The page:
What a turning point and what an event! It is twenty-five years since then but it is so fresh in my mind. I made a valuable friend, who stood by his word and our business relationship was one of gentlemen helping each other.

I wasted no time with the Galanis pastel. Sell and reinvest was the idea.  On my return from Athens I entered it for sale at Sotheby’s in London.  It duly sold for £2500 in their secondary Impressionist Sale in February 2008.  No after effects of the October 1987 exchanges crash in Greek art!  Doubling my money within three months was super and my first investment in Athens proved very encouraging. It was easy to conclude that:

·         Galleries offered bargain opportunities.

·         Bargaining in Greece was not only necessary but also the only way to trade.

·         When other markets struggle and one is new and pushing forward that is a clue to investing in that section of the market.

I had a good run of sales in spite of the stocks crash of October 1987.  The money was coming back in the account in the thousands and the idea was to invest in something major with the accumulating money from all those sales. What and when was the serious question? There were opportunities, but not the one I was looking for, the major opportunity to splash a serious sum of money for the long term! Would I get the opportunity to invest in something important with little outlay?









The story of the amateur investor began for real in London in October1983, but the seeds were sown years earlier in Athens, Greece. Narrating this incredibly amazing story of stories, I must declare my gratitude to Lady Luck from the very beginning! I am a lucky person to be alive having survived illness at an early age, airplane scares, emergency landings and the battlefield of war; a lucky person who entered the world of art a complete ignoramus, penniless and on a wing and a prayer.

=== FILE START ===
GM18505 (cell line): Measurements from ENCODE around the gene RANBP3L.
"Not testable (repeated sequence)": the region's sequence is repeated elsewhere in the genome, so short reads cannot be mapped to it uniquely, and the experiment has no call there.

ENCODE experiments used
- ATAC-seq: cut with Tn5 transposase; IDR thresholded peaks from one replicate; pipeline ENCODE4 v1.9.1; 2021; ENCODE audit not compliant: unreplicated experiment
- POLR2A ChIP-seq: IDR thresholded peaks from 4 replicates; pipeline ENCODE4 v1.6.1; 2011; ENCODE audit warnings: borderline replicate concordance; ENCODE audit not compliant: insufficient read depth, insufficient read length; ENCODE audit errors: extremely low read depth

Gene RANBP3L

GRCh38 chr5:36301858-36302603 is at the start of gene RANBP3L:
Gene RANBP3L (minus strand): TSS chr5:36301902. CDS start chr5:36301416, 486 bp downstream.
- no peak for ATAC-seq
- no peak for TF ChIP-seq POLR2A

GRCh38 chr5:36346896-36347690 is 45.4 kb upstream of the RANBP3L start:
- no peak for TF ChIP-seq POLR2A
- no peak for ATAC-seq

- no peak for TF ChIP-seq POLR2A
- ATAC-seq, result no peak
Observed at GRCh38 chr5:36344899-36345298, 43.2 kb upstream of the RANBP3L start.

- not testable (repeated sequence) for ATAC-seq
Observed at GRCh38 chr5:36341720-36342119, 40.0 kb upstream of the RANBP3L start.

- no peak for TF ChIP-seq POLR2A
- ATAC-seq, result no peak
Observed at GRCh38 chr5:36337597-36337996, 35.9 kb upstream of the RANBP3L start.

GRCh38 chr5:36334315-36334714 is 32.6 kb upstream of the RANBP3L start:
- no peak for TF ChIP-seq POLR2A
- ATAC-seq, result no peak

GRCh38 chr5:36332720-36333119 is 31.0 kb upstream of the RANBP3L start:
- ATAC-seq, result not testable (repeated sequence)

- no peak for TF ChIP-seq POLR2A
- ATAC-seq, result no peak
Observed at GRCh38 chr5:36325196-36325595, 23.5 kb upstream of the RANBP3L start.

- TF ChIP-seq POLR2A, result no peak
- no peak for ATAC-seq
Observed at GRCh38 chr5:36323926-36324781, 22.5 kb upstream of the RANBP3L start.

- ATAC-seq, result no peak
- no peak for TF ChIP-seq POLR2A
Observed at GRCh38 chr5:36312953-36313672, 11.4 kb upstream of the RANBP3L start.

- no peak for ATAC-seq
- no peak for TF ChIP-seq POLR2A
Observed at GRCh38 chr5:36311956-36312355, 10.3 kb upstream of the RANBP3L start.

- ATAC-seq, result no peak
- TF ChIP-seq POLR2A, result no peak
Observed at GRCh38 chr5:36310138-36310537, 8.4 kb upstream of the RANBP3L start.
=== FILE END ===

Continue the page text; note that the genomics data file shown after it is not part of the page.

Everything became possible with luck and hard work, without which it would have been impossible to break into the serious art market the way I did. Luck, hard work and accumulated knowledge enabled me to make investments which returned significant sums regardless of whether I invested from home or in the auction room in countries as far apart as the UK, the USA, Canada, France, Germany, Italy, Greece, Australia and the Far East.

Art has never stopped evolving from time immemorial, never stopped impressing itself upon the human race in a very deep, subsconscious way. Art has always attracted us like a magnet and has represented Man through the ages to today. How could I escape such a pull? I visited art exhibitions as a young student, I admired paintings in major museums and I loved the whole ambiance of art. In all those early, formative years of my life and until I got married, I never managed to buy a single work of art. It was a struggle to survive, a constant battle to lay the basic foundations for the future, let alone spend money on a painting.

Something inside me clicked as early as 1967 when in the company of an artist friend. He kindly painted for me two small ceramic paintings, the first I ever owned, and I regret I no longer have them. It was years later that I invested in my first painting together with my wife in 1979.  It was auspicious, but there was no way to even suspect that, a few years later, I would be involved in art in such a professional manner and with so much at stake.


Calling myself a collector and investor of art today, from an absolute novice in 1983, took many twists and turns that I was never prepared for nor anticipated. Nevertheless, I always faced strokes of luck and unlucky turns stoically and decidedly. I took successes with great satisfaction and failures as part and parcel of the process of becoming a better investor. I made do with no money in the beginning and persevered in adversity and hard times. Even when the worst financial situations affected the business and the world, I carried on, changed tactics and direction and survived.